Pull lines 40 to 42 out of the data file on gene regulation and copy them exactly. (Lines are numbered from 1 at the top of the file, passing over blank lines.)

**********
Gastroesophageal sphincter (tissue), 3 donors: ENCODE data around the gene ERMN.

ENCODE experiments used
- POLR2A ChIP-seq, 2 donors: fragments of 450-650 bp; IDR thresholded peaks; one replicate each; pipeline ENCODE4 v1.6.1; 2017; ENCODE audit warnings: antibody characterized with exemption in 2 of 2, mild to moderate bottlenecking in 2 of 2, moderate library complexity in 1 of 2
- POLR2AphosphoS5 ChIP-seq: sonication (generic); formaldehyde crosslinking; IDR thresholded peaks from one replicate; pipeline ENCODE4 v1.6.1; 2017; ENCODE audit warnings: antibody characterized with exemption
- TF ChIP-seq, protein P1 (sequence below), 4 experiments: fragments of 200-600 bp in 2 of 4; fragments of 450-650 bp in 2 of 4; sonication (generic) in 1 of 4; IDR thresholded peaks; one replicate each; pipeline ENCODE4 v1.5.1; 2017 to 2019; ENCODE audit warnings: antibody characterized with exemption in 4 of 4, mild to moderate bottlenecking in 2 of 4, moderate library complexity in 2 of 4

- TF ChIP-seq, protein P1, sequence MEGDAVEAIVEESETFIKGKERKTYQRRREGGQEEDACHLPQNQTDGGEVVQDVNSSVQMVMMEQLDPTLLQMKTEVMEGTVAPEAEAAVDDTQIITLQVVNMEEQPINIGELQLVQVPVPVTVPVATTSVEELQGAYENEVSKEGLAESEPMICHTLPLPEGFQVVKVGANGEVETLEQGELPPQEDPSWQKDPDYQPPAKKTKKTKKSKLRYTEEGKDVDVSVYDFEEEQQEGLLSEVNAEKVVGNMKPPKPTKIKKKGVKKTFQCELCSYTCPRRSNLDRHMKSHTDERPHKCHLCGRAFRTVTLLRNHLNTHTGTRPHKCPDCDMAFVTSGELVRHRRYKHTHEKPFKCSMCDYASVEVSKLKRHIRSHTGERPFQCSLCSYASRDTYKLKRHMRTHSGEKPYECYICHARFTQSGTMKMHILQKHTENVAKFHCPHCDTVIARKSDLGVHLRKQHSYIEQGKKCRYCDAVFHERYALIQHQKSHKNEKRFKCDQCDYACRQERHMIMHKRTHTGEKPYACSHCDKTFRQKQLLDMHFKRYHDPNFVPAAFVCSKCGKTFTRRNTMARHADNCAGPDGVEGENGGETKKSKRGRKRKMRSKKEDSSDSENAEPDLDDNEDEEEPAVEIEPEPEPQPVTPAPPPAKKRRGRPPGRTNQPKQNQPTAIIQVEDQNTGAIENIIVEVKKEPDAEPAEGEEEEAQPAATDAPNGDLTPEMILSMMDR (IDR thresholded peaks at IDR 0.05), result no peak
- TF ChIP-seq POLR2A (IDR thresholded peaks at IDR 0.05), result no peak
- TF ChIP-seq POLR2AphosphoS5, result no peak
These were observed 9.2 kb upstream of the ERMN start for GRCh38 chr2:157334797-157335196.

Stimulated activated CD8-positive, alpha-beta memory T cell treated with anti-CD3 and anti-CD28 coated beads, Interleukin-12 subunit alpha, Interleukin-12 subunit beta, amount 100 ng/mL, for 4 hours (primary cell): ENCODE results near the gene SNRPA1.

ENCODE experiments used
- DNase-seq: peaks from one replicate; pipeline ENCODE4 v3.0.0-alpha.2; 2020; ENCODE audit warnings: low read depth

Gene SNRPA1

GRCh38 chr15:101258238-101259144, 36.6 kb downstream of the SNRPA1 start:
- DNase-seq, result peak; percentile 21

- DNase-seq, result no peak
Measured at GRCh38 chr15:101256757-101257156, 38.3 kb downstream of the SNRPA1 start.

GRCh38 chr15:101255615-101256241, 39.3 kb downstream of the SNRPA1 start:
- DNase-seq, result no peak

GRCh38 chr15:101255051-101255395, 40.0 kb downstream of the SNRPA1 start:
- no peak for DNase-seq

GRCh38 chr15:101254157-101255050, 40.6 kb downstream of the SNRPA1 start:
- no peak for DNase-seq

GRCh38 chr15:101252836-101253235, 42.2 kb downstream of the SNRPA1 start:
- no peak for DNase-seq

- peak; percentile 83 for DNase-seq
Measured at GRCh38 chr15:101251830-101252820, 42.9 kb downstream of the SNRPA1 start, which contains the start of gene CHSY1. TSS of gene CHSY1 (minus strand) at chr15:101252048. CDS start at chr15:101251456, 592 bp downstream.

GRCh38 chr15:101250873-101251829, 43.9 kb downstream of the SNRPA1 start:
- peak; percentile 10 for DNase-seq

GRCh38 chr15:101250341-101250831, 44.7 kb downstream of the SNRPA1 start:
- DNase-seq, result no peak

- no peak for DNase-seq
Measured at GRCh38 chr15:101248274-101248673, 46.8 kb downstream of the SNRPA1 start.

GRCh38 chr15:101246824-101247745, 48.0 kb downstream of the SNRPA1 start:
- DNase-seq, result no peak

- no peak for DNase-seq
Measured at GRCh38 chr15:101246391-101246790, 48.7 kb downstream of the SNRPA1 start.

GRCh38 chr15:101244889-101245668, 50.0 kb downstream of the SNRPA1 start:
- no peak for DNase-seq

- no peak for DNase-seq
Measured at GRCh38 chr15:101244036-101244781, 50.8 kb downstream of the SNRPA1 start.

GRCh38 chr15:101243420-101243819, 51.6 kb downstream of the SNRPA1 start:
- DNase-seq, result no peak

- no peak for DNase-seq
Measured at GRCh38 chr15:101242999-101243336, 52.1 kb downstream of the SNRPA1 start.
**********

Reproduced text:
- no peak for DNase-seq
Measured at GRCh38 chr15:101244036-101244781, 50.8 kb downstream of the SNRPA1 start.

GRCh38 chr15:101243420-101243819, 51.6 kb downstream of the SNRPA1 start: